To stop the clock to processor 24, DATA7 is held low. When the output of OR-Gate 20 goes high because either CS- or IOWR- is held high, the SLOW- output of D-flip flop 16 goes low. The control inputs DATA7, CS-, and IOWR- may be generated by a monitor that is monitoring the activity of processor 24. As another example, these signals may be generated by hardware designed to stop the clock to processor 24 during preset intervals. It should be understood that control signals DATA7, CS-, and IOWR- may be generated from various sources without departing from the intended scope of the present invention, and that the clock rate may be changed in response to other types of control signals, for example, those generated by dedicated timers or activity monitors. A particular process that can be used to generate these signals is disclosed in related U.S. patent application Ser. No. 07/429,270 filed Oct. 30, 1989, now U.S. Pat. No. 5,218,704 entitled Real-Time Power Conservation for Portable Computers, and assigned to Texas Instruments Incorporated, and which is incorporated herein by reference.
The READY- control signal is generated by the system in which the present invention is to be used, and indicates that the current bus cycle associated with processor 24 has been completed (by going to a low state). READY- is a clock signal input to flip flop 18. Flip flop 18 may be characterized as bus cycle detect circuitry, although it should be understood that other circuits may be used to perform the same function without departing from the intended scope of the present invention. At completion of the current bus cycle, the SLOW- signal input to the D input of flip flop 18 is output as the BOFF- control signal. Similarly, the Q-output of D-flip flop 18, the BOFF+ control signal goes high, causing the output of NOR-Gate 22 to go low. Since the output of NOR-Gate 22 is coupled to the backoff pin of processor 24, processor 24 floats its bus at completion of the current bus cycle. Processor 24 floats the bus by releasing control of the bus. This is performed by entering into a high-z or low-z state in which processor 24 is effectively neither driving nor receiving signals from the bus.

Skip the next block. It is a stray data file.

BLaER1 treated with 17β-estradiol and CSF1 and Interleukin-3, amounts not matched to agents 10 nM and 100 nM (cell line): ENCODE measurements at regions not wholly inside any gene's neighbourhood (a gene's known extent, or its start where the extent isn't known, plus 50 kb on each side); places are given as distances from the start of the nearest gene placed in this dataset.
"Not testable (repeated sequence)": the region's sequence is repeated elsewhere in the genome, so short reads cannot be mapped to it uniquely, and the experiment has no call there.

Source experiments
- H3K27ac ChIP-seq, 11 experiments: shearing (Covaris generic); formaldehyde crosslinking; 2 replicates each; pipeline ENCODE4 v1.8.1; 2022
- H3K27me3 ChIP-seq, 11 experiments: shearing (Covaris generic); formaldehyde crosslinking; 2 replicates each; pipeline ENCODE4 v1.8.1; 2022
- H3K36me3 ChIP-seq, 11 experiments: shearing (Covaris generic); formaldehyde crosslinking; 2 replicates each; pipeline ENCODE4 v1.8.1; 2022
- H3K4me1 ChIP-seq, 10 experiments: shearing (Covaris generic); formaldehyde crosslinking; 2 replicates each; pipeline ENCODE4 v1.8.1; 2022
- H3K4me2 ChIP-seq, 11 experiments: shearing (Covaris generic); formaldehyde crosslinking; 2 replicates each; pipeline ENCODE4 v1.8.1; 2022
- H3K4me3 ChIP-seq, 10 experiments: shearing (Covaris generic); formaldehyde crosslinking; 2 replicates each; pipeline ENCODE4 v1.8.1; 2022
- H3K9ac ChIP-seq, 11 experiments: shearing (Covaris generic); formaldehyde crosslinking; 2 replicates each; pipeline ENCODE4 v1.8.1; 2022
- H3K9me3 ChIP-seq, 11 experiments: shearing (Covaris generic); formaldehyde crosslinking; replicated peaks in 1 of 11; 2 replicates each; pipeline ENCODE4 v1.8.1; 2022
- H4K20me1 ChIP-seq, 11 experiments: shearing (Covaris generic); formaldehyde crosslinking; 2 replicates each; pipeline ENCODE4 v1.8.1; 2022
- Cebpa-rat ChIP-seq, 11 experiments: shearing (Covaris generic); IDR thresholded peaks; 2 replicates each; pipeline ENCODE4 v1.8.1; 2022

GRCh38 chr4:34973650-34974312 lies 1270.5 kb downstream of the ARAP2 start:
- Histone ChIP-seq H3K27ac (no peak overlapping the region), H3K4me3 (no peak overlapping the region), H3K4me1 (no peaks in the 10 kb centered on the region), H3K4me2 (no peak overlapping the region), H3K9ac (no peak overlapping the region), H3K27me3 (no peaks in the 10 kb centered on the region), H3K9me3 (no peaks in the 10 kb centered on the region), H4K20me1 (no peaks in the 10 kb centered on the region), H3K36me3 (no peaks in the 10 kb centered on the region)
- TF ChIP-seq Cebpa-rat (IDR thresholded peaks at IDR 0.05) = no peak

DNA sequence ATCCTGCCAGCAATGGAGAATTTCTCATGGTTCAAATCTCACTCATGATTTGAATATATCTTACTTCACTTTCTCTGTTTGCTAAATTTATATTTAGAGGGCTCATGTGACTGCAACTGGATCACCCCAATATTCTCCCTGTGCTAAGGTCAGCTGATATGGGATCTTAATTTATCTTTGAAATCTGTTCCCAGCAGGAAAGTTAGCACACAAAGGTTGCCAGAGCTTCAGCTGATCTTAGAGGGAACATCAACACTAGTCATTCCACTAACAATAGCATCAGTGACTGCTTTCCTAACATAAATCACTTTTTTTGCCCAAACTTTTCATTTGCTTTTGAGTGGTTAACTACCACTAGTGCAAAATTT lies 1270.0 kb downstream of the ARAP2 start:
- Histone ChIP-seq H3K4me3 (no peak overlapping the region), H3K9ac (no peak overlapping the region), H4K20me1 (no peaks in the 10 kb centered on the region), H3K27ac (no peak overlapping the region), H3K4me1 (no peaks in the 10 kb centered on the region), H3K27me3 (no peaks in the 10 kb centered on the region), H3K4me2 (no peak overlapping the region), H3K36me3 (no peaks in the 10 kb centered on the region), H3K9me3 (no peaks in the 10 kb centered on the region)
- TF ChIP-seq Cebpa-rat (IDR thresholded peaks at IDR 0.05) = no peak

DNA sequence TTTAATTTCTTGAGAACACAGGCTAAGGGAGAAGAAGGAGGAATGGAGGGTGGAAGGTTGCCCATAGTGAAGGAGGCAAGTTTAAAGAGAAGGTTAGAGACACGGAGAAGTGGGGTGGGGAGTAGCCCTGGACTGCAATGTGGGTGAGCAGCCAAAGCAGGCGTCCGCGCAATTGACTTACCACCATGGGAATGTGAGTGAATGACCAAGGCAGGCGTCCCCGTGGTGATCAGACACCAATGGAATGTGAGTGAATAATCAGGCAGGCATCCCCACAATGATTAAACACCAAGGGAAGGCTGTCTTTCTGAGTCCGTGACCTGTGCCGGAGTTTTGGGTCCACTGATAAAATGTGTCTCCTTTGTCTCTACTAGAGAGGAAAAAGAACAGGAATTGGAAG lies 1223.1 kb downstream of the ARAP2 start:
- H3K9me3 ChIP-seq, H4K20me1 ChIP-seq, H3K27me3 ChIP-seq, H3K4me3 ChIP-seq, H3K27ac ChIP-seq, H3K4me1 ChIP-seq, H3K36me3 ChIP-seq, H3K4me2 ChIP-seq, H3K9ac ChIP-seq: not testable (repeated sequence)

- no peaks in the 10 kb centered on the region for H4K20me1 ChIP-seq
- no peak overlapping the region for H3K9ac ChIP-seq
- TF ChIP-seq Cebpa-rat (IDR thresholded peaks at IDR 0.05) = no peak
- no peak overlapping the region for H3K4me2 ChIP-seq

The READY- signal indicating completion of the bus cycle, in combination with the SLOW- signal being low, will cause clock switching logic 26 to stop the clock signal to processor 24, just prior to processor 24 floating the bus. It should be understood that processor 24 can be made to float the bus before the clock signal is changed without departing from the intended scope of the present invention. During this power conservation mode, processor 24 is said to be asleep. It should be understood that clock switching logic 26 may comprise an ASIC for outputting the CLK signal based on a system clock, SLOW-, and READY-. Clock switching logic 26 includes circuitry known in the art for switching or slowing a clock signal without glitches or discontinuities.
It should be understood that in systems where the request to change the clock speed occurs where there is no bus cycle to be completed, such as during a HALT cycle or while a processor operators from an internal cache, circuitry for detecting the completion of a bus cycle is not needed. Furthermore, in such cases, the clock switching logic 26 would change the clock speed based only on the request to change the clock speed. Likewise, the processor 24 would float the bus solely in response to the request to change the clock speed.
Processor 24 can be awakened (the clock signal restored to processor 24) by operation of an interrupt or reset signal. It should be understood that other means, such as dedicated timers or activity monitoring systems, can be used to restore the clock rate without departing from the intended scope of the present invention. When the INTR signal goes active, indicating a system interrupt, such as an interrupt requesting an update of the system's time of day clock, NOR-Gate 12 presets D-flip flop 16, causing the SLOW- signal to go high. This results in the clock switching logic restoring the CPU clock to its maximum rate. The same operation results when the RESET signal is set active. As an example, RESET may be activated by a system reset. The RESET signal is also coupled to the input of NOR-Gate 14, resulting in a preset of D-flip flop 18 upon RESET going active. NOR-gates 12 and 14, and flip flops 16 and 18 may be characterized as resume circuitry, since they detect requests to restore the clock rate. It should be recognized that other circuitry may be used without departing from the intended scope of the present invention. Furthermore, as shown in FIG. 1, NOR-gate 12, OR-gate 20, and flip flop 16 may be characterized as detection circuitry, although other circuits can be used to detect requests to change the processor clock rate without departing from the intended scope of the present invention.